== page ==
When a man who was shelling out money to support two families dies, some sticky problems can arise. The deceased, a citizen of Canada, was paying spousal and child support to his ex-wife. They had two children. However, he was also caring financially for his fiancee and their unborn child. When the married couple divorced, the man not only agreed to support payments but also to keep his former wife on his life insurance policy as the irrevocable beneficiary.
The man agreed to keep up his million dollar policy without an end date or a reduction. But when the couple separated, the man, who continued to live in Canada, became involved with a woman who lived in the United States. He developed cancer around the same time his girlfriend — who would become his fiancee — became pregnant with their son. The man died before his divorce became final.
The man had a will prepared before his death and in it — contrary to a court order — he wanted his estate, and life insurance shared between his wife, their two kids and his fiancee and her yet unborn baby. This resulted in a trial and two appeals. The man’s estate was insolvent, so the only asset was the life insurance policy.
Ultimately, the court of appeal decided that the man’s wife and their children were creditors but limited their rights. The court said they were creditors only in that proceeds of the policy were needed to satisfy the deceased man’s obligations for the child and spousal support. Any remaining amount would be considered as dependant’s relief for his fiancee and their son.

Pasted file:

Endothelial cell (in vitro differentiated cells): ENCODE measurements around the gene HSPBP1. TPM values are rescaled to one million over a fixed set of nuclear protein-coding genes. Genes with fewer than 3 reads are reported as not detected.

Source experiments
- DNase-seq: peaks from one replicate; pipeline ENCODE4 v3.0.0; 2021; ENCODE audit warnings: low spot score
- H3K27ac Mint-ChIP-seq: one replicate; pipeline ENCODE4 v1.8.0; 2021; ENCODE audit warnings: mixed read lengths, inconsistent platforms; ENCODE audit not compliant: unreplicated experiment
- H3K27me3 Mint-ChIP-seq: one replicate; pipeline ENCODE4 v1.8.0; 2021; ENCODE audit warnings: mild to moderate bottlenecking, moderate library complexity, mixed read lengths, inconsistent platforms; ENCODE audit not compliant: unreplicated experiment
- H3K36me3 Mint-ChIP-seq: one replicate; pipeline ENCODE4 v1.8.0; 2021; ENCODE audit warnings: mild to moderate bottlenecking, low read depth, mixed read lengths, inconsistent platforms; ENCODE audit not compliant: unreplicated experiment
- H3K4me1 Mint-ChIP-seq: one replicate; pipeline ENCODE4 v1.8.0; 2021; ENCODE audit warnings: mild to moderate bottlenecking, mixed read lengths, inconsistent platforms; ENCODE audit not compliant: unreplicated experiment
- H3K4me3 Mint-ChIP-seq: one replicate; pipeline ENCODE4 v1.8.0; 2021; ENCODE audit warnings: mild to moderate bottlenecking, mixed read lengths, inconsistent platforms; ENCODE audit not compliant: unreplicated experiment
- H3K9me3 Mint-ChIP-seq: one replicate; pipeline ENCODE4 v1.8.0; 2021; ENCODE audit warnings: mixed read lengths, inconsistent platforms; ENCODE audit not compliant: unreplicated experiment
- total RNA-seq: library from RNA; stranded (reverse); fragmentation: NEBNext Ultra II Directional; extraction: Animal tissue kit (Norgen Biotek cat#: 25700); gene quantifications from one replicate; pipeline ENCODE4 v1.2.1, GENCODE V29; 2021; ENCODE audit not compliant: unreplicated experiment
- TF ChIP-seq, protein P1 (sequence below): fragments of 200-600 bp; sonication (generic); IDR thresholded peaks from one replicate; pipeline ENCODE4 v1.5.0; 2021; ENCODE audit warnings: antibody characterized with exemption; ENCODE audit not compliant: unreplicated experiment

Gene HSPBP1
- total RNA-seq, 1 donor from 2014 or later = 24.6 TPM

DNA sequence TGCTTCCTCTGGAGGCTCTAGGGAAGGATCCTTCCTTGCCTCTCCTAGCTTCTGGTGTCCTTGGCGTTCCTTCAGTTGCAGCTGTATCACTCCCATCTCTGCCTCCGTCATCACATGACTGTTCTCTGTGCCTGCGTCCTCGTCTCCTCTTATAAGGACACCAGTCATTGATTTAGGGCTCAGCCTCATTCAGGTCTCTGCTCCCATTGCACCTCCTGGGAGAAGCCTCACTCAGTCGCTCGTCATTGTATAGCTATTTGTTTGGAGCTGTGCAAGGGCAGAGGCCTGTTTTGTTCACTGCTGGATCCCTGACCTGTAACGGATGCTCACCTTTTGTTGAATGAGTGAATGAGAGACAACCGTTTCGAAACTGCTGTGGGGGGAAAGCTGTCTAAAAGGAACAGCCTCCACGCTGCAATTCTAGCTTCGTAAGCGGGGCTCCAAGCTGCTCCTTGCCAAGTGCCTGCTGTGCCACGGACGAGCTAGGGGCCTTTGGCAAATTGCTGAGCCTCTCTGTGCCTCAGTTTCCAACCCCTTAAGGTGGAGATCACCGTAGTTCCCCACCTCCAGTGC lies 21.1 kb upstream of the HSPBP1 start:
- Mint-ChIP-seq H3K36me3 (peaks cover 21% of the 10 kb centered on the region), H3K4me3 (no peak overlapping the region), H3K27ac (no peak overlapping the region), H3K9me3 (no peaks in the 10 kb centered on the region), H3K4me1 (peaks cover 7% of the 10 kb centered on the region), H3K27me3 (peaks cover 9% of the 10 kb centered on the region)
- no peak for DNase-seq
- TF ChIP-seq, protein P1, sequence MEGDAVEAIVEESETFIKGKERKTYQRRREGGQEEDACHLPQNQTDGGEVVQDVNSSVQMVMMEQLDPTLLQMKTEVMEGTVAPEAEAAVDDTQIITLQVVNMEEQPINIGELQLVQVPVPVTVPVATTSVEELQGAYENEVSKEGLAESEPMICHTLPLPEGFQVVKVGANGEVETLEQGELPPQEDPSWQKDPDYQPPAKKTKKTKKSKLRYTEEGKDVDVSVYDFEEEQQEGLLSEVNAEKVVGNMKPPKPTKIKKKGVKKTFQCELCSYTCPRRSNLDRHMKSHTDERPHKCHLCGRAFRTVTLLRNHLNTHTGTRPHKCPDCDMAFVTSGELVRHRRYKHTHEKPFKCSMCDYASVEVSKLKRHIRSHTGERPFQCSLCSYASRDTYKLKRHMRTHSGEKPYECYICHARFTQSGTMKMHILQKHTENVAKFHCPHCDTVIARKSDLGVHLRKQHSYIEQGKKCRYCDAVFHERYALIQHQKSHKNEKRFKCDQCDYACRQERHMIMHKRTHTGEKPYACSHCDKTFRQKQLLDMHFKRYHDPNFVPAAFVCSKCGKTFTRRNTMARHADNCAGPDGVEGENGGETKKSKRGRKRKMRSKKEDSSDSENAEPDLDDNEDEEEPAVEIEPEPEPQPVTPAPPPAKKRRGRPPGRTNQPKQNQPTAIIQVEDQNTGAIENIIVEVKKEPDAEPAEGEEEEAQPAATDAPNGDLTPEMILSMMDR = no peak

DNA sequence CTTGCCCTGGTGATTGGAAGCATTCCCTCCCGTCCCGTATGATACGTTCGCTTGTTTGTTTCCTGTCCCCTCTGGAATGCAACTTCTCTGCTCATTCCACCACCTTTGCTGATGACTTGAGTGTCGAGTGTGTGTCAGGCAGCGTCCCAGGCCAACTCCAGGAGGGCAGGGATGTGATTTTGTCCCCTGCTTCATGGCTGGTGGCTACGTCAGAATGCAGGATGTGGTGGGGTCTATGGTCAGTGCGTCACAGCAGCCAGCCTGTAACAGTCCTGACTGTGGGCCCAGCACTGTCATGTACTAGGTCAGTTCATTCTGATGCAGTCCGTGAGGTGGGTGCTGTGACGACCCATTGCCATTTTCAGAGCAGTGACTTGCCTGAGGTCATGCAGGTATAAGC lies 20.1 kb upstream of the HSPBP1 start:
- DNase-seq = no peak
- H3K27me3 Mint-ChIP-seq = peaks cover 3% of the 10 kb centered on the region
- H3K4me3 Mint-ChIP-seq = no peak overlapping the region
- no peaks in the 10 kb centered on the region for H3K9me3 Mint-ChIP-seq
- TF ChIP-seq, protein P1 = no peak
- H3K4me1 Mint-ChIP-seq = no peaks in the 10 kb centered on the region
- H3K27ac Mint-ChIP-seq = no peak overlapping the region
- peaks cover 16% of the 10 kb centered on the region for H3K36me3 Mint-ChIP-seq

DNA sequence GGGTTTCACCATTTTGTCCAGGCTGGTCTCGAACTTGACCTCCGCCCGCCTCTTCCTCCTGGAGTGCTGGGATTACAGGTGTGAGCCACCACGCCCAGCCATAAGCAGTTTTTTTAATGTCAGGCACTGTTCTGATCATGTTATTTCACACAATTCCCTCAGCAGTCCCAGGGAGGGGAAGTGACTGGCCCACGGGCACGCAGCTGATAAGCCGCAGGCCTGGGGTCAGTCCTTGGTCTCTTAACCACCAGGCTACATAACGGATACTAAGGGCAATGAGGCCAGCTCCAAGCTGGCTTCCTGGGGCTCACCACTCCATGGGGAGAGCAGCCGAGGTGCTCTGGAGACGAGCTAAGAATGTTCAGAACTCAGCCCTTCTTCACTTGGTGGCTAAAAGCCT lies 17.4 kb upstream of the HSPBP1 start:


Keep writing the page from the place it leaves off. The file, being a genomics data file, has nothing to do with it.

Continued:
Sometimes family law issues can get complicated. It’s vitally important to sit down with a lawyer to discuss issues like child support in the event of filing a divorce or separation. A lawyer in Canada who is experienced in family law can answer any questions, provide guidance and offer ongoing support.
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Source: financialpost.com, “Support payor’s death leads to complex court case involving estranged wife, fiancee and an unborn child,” Laurie H. Pawlitza, Accessed on Aug. 11, 2017